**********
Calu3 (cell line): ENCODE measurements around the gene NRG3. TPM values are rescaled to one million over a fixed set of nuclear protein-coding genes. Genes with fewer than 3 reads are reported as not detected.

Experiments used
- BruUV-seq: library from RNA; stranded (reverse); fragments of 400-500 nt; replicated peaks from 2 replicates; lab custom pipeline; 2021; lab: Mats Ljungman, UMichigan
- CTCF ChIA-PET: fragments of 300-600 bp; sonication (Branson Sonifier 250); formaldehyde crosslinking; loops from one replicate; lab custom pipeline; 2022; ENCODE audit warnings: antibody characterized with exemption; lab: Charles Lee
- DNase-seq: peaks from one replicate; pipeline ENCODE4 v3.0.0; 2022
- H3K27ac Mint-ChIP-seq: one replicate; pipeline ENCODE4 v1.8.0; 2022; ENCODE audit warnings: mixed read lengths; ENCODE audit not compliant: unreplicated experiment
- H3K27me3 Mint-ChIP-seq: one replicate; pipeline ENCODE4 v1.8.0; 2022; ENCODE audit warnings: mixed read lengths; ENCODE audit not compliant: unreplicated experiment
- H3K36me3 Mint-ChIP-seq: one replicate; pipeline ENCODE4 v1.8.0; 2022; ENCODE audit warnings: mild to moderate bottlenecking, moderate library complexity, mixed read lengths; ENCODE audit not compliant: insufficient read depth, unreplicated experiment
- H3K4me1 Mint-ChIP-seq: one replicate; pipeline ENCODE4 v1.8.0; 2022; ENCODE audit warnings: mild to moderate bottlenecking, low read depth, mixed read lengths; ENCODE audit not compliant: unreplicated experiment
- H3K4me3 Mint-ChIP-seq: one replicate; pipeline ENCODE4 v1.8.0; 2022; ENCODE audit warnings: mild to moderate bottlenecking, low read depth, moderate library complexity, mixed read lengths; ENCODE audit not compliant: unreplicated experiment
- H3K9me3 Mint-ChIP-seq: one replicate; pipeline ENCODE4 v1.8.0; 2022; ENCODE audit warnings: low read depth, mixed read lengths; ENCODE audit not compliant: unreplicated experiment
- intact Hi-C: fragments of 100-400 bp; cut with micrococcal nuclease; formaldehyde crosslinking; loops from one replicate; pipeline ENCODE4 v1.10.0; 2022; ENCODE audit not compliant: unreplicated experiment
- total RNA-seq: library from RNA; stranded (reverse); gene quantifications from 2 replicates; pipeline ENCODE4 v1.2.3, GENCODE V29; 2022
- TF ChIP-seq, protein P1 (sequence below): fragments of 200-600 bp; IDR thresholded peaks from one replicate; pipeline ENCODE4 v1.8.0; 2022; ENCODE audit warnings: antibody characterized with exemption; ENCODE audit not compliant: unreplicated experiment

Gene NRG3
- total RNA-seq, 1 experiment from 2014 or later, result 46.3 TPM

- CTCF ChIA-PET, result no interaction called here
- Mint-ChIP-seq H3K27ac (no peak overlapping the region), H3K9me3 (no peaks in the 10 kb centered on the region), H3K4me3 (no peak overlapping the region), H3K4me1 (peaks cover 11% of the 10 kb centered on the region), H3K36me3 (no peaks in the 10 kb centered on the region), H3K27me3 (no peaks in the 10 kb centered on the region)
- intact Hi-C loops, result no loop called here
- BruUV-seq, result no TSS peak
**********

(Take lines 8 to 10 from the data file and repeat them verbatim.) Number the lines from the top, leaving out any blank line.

- H3K36me3 Mint-ChIP-seq: one replicate; pipeline ENCODE4 v1.8.0; 2022; ENCODE audit warnings: mild to moderate bottlenecking, moderate library complexity, mixed read lengths; ENCODE audit not compliant: insufficient read depth, unreplicated experiment
- H3K4me1 Mint-ChIP-seq: one replicate; pipeline ENCODE4 v1.8.0; 2022; ENCODE audit warnings: mild to moderate bottlenecking, low read depth, mixed read lengths; ENCODE audit not compliant: unreplicated experiment
- H3K4me3 Mint-ChIP-seq: one replicate; pipeline ENCODE4 v1.8.0; 2022; ENCODE audit warnings: mild to moderate bottlenecking, low read depth, moderate library complexity, mixed read lengths; ENCODE audit not compliant: unreplicated experiment